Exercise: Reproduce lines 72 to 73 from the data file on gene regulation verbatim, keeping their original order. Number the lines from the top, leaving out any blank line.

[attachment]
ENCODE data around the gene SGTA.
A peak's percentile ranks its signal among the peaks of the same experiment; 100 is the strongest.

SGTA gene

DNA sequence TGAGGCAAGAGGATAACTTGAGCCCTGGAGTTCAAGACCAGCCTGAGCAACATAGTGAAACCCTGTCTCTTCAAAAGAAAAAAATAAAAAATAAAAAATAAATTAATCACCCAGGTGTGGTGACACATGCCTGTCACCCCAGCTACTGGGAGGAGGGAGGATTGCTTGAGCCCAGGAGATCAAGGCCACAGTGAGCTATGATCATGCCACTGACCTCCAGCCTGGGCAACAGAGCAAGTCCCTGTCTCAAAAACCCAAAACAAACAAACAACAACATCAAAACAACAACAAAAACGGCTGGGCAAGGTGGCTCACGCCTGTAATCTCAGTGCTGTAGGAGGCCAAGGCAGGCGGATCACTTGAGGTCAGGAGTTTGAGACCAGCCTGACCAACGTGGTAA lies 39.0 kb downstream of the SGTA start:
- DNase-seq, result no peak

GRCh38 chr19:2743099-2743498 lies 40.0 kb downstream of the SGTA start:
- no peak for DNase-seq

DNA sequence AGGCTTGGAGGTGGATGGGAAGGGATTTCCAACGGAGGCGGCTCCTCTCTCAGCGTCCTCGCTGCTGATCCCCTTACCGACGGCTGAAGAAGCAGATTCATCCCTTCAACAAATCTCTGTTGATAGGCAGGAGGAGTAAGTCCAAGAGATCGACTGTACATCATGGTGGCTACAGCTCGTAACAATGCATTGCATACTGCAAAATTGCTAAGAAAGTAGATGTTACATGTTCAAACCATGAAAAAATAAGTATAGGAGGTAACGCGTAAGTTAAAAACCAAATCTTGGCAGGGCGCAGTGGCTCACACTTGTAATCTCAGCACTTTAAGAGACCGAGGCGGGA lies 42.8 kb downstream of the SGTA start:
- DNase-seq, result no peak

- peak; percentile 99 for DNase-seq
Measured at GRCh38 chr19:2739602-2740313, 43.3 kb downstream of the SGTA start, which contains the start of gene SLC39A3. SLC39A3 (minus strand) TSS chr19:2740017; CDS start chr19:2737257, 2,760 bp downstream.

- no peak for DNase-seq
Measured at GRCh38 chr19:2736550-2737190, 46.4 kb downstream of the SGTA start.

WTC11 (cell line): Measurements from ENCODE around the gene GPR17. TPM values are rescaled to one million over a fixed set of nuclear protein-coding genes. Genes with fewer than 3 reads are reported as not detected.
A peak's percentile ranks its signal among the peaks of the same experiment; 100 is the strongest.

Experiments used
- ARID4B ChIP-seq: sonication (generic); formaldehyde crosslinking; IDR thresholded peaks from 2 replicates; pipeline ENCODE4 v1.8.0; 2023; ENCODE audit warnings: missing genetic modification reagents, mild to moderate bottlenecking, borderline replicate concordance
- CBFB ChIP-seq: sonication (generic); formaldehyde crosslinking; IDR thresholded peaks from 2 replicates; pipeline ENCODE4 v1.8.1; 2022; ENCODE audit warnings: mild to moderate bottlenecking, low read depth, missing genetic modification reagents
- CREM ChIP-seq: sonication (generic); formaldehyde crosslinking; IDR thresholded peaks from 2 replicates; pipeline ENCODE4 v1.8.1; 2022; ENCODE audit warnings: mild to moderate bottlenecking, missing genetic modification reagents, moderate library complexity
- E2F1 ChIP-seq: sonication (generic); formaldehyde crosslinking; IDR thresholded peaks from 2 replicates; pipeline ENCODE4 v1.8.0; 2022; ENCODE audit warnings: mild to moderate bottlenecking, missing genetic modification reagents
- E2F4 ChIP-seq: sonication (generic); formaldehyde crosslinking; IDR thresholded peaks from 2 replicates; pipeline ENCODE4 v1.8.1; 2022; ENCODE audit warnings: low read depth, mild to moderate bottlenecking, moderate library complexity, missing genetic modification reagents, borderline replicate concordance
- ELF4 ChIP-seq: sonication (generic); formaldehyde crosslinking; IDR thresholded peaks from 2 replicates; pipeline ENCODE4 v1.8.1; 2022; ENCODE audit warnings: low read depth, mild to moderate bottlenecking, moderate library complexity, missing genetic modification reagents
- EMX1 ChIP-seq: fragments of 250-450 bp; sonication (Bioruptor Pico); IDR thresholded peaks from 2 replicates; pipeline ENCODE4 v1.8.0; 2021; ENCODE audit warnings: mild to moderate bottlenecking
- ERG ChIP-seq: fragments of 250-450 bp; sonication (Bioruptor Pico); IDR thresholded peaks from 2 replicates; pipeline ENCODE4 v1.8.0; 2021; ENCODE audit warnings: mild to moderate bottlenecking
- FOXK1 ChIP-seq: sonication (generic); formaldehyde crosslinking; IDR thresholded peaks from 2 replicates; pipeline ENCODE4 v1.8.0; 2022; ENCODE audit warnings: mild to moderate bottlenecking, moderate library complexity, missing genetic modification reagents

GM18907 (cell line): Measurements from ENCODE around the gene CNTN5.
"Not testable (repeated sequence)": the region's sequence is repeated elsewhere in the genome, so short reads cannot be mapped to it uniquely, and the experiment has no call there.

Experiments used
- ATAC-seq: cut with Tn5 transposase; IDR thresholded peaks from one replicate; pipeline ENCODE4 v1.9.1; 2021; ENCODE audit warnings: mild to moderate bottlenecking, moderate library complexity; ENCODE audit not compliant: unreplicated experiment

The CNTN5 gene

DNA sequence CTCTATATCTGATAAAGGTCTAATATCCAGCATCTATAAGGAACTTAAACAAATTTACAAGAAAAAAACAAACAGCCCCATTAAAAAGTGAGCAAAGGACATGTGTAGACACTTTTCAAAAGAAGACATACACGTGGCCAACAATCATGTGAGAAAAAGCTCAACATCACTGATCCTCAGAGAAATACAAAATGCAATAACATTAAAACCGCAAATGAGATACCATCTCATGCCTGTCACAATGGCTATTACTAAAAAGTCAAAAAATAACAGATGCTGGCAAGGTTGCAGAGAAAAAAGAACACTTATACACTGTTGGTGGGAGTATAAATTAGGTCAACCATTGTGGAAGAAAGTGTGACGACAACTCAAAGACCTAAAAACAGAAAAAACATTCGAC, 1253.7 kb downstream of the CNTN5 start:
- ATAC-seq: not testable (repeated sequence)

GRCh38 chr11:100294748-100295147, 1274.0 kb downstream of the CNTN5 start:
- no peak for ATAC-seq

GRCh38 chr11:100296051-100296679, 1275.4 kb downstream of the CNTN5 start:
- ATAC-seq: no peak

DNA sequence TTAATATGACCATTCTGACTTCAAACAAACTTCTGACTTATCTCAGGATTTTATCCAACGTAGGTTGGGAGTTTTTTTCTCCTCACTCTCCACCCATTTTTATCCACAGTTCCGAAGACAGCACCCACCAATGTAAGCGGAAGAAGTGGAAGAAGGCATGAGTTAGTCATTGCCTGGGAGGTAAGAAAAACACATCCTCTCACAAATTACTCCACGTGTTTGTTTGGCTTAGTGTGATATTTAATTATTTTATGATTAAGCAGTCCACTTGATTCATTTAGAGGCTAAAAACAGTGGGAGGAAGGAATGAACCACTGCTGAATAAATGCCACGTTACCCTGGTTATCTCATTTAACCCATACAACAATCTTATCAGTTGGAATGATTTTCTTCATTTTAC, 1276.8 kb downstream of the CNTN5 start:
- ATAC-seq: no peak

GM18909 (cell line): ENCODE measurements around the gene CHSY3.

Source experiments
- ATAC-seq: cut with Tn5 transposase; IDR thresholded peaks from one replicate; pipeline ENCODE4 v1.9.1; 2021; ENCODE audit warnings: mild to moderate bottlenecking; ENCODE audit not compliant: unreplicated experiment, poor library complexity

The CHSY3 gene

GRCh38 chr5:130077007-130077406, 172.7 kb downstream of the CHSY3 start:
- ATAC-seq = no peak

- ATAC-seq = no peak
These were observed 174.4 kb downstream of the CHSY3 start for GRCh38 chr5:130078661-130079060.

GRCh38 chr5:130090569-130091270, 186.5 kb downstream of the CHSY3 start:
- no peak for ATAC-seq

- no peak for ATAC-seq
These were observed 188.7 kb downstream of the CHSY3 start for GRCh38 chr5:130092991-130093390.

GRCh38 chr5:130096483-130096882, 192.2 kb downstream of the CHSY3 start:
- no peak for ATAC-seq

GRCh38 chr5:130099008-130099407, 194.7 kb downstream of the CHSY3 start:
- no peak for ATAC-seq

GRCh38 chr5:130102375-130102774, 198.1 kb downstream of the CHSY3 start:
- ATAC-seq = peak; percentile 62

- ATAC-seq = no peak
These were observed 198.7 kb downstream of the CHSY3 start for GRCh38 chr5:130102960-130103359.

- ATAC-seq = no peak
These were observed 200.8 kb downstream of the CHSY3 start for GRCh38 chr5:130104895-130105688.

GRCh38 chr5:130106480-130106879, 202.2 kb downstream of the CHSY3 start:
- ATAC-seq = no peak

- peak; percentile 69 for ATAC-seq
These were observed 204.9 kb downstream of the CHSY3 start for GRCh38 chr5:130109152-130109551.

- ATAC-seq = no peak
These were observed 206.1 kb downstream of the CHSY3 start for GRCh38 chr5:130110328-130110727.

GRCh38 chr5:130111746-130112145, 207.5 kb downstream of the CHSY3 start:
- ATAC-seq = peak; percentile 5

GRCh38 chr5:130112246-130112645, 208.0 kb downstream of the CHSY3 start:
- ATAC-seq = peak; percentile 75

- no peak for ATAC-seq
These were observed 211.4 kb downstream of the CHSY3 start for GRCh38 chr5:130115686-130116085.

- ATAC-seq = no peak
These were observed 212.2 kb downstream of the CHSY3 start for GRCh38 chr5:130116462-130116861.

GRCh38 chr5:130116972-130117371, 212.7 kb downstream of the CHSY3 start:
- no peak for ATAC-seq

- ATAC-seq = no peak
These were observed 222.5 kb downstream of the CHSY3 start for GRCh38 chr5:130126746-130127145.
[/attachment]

These were observed 211.4 kb downstream of the CHSY3 start for GRCh38 chr5:130115686-130116085.

- ATAC-seq = no peak